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Lego Super Mario is coming later this year and it's like IRL Mario Maker

(Image credit: Lego Group/Nintendo)

A Lego Mario set is coming, and it's not going to be your typical diorama-style adaptation.

Lego and Nintendo revealed the Lego Super Mario "physical play experience" today, a fashionable two days late after Mario Day on March 10. The set will be released later this year, and you can watch the video below to get a preview of how it combines Lego building with electronics to make its own unique game/toy hybrid.

"Neither a video game nor a traditional Lego brick-based set, Lego Super Mario is a new product line that features an interactive Lego Mario figure who collects coins in real-life game levels created with Lego bricks," a synopsis from the official press release explains. "The new line will let kids experience the playful world of Super Mario like never before. Super Mario will be brought to life in the physical Lego world and new levels of challenge and styles of play will be part of the iconic Lego experience enjoyed by generations."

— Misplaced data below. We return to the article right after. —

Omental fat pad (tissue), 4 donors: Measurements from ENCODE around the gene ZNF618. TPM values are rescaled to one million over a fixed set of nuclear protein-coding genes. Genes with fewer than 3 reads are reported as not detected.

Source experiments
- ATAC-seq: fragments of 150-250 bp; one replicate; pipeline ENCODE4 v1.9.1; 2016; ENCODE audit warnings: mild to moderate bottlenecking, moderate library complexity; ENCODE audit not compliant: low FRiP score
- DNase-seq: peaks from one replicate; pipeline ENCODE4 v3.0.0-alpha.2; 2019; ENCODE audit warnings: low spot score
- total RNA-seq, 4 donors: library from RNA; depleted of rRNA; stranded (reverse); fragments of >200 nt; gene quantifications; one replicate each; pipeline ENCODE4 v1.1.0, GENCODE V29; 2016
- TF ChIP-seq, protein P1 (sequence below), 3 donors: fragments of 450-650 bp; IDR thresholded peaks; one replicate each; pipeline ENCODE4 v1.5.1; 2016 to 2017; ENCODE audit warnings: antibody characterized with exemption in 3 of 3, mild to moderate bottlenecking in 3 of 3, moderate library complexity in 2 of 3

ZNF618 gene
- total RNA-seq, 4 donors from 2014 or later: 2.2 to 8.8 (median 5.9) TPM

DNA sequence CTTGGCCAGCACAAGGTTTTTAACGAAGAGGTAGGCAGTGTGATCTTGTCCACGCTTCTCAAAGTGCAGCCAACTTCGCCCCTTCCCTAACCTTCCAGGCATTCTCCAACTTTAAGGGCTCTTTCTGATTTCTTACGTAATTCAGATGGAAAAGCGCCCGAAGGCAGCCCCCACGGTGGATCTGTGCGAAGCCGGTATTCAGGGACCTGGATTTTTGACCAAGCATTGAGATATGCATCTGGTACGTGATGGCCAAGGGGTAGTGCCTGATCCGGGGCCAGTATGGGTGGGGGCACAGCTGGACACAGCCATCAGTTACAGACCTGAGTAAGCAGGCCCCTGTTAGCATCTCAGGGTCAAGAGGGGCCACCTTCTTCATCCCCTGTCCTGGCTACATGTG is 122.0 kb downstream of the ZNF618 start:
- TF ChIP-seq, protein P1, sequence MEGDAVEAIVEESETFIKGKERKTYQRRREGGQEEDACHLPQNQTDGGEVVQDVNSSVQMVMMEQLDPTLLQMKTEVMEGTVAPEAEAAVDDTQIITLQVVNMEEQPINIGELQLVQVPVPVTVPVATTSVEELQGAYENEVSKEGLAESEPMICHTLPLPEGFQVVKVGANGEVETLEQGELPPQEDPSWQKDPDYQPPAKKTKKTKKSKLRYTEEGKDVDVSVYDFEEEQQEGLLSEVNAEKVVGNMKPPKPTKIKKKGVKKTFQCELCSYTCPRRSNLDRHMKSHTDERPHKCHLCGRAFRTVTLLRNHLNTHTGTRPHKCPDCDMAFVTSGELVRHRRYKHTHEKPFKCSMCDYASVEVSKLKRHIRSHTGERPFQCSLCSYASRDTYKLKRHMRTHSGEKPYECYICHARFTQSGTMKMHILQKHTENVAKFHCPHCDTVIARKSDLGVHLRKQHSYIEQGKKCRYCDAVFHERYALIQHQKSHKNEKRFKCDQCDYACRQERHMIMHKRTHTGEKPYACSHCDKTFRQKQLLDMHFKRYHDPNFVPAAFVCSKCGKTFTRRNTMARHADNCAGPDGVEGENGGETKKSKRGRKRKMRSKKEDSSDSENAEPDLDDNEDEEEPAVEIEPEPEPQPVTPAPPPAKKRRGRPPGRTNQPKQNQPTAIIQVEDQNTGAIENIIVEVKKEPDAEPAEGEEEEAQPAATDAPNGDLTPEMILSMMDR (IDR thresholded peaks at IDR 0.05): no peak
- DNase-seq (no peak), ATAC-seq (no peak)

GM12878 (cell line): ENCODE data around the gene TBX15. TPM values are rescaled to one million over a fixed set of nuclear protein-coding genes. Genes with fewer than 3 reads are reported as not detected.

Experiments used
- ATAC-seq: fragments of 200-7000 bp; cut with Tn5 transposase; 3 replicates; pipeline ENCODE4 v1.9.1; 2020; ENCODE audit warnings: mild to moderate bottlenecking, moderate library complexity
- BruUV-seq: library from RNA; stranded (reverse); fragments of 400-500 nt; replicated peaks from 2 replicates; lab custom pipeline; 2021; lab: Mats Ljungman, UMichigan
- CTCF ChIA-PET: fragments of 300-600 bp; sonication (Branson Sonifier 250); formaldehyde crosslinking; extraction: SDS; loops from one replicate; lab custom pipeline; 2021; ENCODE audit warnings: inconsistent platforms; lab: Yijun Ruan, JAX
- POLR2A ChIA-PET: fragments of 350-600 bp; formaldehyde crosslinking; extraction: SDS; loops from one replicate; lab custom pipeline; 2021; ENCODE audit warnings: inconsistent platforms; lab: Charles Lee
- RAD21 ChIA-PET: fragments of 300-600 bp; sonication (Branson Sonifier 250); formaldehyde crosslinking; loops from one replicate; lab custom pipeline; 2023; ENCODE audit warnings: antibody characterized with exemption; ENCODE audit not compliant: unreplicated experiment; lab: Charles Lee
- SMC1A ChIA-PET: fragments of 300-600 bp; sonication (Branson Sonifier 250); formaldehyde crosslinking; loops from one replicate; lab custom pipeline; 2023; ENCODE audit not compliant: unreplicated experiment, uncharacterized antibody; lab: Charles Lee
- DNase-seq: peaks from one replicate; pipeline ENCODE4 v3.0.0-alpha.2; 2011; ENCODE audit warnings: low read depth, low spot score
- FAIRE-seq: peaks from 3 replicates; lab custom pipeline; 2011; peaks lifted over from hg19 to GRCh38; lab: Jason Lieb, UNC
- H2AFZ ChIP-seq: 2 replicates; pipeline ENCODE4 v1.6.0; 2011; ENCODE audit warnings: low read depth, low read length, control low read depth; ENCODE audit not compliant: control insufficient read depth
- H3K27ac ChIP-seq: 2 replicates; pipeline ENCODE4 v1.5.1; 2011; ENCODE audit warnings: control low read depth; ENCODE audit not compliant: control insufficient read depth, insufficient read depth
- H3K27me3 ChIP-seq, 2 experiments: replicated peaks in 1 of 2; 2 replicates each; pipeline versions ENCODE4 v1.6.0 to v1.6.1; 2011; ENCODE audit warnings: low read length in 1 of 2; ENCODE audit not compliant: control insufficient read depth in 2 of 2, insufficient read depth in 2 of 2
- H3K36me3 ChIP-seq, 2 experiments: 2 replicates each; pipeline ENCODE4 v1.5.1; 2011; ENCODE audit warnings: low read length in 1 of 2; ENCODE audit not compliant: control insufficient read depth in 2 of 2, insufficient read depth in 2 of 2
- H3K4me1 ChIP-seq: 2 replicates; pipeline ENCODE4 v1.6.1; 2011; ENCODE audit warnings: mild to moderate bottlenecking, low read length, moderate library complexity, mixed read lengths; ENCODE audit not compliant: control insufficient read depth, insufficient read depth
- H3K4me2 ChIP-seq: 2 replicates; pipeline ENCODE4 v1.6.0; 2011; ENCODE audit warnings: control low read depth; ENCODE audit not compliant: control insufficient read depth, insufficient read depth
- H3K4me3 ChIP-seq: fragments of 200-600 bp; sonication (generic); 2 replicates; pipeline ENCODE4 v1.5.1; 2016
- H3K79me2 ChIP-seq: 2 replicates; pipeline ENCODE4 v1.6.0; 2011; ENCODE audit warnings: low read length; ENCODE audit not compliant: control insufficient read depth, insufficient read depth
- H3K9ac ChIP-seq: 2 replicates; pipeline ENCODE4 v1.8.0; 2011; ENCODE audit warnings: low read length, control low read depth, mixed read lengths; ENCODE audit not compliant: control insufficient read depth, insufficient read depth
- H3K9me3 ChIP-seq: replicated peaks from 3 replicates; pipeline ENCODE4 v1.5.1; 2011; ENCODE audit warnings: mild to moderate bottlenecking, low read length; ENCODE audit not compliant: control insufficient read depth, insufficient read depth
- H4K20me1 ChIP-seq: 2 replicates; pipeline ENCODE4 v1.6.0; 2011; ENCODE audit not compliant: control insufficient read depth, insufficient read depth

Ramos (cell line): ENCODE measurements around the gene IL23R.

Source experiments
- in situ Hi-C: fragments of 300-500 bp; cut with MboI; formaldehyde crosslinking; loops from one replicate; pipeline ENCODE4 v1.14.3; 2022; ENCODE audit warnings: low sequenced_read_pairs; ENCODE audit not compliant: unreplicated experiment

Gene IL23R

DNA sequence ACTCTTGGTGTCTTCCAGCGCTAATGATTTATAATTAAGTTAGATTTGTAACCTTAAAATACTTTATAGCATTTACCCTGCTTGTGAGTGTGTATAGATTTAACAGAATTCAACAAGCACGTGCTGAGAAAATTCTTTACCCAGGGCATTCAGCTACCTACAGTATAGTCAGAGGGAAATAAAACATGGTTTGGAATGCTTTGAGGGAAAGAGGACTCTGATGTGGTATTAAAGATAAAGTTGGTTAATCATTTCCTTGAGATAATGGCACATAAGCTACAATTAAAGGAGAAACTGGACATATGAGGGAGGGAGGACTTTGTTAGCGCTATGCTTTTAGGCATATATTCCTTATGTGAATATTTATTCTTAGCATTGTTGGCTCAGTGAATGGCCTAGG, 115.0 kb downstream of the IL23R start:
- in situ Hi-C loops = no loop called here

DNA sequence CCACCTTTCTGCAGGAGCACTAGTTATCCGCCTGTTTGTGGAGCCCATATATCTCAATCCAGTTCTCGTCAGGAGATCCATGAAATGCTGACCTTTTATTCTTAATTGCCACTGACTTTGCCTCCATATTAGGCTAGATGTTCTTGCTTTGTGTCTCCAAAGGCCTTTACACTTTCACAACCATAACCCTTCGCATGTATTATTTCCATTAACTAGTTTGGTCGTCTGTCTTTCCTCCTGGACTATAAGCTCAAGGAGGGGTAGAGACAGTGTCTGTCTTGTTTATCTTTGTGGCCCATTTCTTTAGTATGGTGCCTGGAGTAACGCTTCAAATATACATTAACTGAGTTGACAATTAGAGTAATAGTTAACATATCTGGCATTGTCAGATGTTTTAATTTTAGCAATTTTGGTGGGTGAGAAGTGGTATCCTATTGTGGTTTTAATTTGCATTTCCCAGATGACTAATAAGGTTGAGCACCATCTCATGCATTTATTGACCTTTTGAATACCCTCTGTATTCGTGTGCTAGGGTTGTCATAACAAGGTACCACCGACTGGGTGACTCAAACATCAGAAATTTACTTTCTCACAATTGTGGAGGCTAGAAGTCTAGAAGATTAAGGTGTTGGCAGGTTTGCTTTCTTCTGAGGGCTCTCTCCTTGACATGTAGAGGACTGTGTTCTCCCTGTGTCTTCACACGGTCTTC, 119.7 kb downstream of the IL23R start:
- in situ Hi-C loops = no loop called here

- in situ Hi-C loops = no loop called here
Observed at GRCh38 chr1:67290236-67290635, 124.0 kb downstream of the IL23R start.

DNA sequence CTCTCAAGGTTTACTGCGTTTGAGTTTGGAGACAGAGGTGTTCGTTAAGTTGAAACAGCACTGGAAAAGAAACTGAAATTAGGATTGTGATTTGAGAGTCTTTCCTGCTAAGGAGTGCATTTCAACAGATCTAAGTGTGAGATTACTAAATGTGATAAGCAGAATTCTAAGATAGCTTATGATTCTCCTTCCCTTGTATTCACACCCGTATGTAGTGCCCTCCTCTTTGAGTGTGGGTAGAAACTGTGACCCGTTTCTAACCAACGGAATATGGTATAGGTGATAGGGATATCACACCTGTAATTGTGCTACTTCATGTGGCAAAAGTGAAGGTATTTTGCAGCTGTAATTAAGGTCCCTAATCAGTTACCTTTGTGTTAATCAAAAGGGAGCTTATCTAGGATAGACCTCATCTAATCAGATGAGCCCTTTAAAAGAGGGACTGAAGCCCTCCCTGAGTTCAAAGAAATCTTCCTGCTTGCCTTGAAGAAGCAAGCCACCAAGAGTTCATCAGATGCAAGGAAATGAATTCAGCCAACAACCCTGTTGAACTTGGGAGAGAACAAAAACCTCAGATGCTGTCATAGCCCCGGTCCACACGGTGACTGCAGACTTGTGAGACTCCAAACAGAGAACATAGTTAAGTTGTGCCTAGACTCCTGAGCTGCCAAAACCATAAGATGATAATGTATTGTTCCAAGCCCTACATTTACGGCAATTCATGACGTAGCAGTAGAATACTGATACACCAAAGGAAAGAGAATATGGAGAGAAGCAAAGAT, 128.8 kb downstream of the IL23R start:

The video shows a pair of children creating courses out of individual nodes, with pipes for Mario to descend, Goombas to stomp, and even a boss battle against Bowser Jr. The set comes with a figure for Mario that has an electronic display for his mouth and eyes, allowing him to react to events like getting powerups or catching his pants on fire. Mario also has a little screen on his shirt (right between his suspenders) to show status updates like coins earned and time remaining. He also plays music, and it gets extra fast and frantic when your time is running out.

“I have always liked Lego products and how they help children use their imagination to play,”  Nintendo executive officer Takashi Tezuka said in a press release. "The new product we created together with the Lego Group seeks to combine two different styles of play - one where you freely build the world of Mario and the other where you play with Mario in the very world that you have created.”

We'll have to wait and see what else Lego and Nintendo have planned for the set. Until then, why not start plotting out your own plastic courses from the pieces we've seen so far?

See what else you can play with our guide to upcoming Switch games.

Connor has been doing news and feature things for GamesRadar+ since 2012, which is suddenly a long time ago. How on earth did that happen?